Whether we realise it or not Artificial Intelligence has become a part of all our lives. It optimises our online shopping, personalises social media feeds and predicts our web searches. As AI is quickly becoming prevalent throughout the financial world as well, we look at what it means for pension schemes in the very near future.
AI and finance
We know that large institutional investors, including pension schemes, are beginning to use Artificial Intelligence (AI) based platforms and machine learning models. These tools are largely being employed to assist in long-term portfolio management in place of more traditional models based on financial theories. In addition, fund providers have begun using machine learning to predict scenarios such as an early withdrawal of the fund’s resources, which will allow for accurate planning.
When it comes to an individual’s retirement planning, AI-based platforms can collect and analyse various aspects such as debts, assets, income, existing pensions and years left to retirement to determine the best plan of action for each individual’s situation. An algorithm that carries out this function lacks any of the biases that might be found on a human level and can process a vast amount of data to calculate solutions and even assist in reducing an individual’s tax liability.
AI and pension scheme governance and administration
On the risk management front, we may see AI provide pension trustees and their risk managers with real time analysis of the impact of recessions, inflation or employer insolvency. On the investment side, the identification of patterns and the probability of certain events will assist trustees and investment managers when it comes to making investment decisions.
Scheme administration could also be greatly assisted by AI in cutting down costs and improving accuracy. Chatbots are becoming a common feature for many online retailers and pension member queries could be dealt with in a similar manner. With the age of the master trust upon us and automatic enrolment just around the corner, we are likely to see schemes with massive membership numbers across thousands of employers. Dealing with that level of member and employer interaction and that amount of member data would lead one to conclude that AI is not a “maybe” for pension scheme administration but a “must”.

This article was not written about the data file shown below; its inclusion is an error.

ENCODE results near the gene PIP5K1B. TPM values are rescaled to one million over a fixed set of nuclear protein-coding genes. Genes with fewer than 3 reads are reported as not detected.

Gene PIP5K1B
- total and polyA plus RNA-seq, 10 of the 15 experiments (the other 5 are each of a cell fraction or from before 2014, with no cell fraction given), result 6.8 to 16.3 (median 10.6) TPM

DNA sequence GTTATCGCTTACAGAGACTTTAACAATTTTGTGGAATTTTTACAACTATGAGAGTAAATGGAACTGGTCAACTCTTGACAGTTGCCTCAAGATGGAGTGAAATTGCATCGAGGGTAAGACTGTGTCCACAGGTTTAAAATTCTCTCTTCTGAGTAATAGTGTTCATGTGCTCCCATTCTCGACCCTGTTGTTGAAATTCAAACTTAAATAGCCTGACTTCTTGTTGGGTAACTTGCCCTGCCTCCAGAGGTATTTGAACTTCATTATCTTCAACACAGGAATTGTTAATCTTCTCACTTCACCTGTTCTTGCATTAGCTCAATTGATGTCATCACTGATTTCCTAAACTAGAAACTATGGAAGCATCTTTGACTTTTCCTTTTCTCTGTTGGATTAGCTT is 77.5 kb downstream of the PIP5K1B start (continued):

AI and pension scheme data
To allow for AI to assist trustees and pension scheme service providers in bringing the best possible pension product to scheme members, scheme and member data will need to be accurate and consistent. This is likely to be a major application for AI in the near future where it can identify patterns of behaviour based on that data and so improve the member experience and allow for informed trustee decision making.
While the possible applications of AI for pension scheme trustees and administrators is very extensive, there is still likely to be a great level of apprehension about its uses as many remain uncertain as to how good AI really is. The reality is that it is unlikely to replace human administrators or investment managers in the near future. However, what it will do is assist them greatly in taking on the boring or repetitive tasks where the data provided is good enough. This will allow staff to focus on more complex tasks that will always require human reasoning and intuition.
The adoption of AI is in its early stages and like other technologies throughout the years it will meet its fair share of challenges. AI is likely to face many hurdles particularly on ethical grounds, where its adoption leads to job losses, and we are likely to see significant levels of AI regulation in the coming years. In the EU, the AI Act, due to be signed later this year, will introduce substantial regulation of AI systems on a sliding scale of risk. Applications in the Fintech space may be classified as high-risk and will see them subject to a conformity assessment regime. However, there is no doubt that AI can provide pension trustees with a range of new advantages as well as allowing their members plan for retirement with greater certainty.
The content of this article is provided for information purposes only and does not constitute legal or other advice.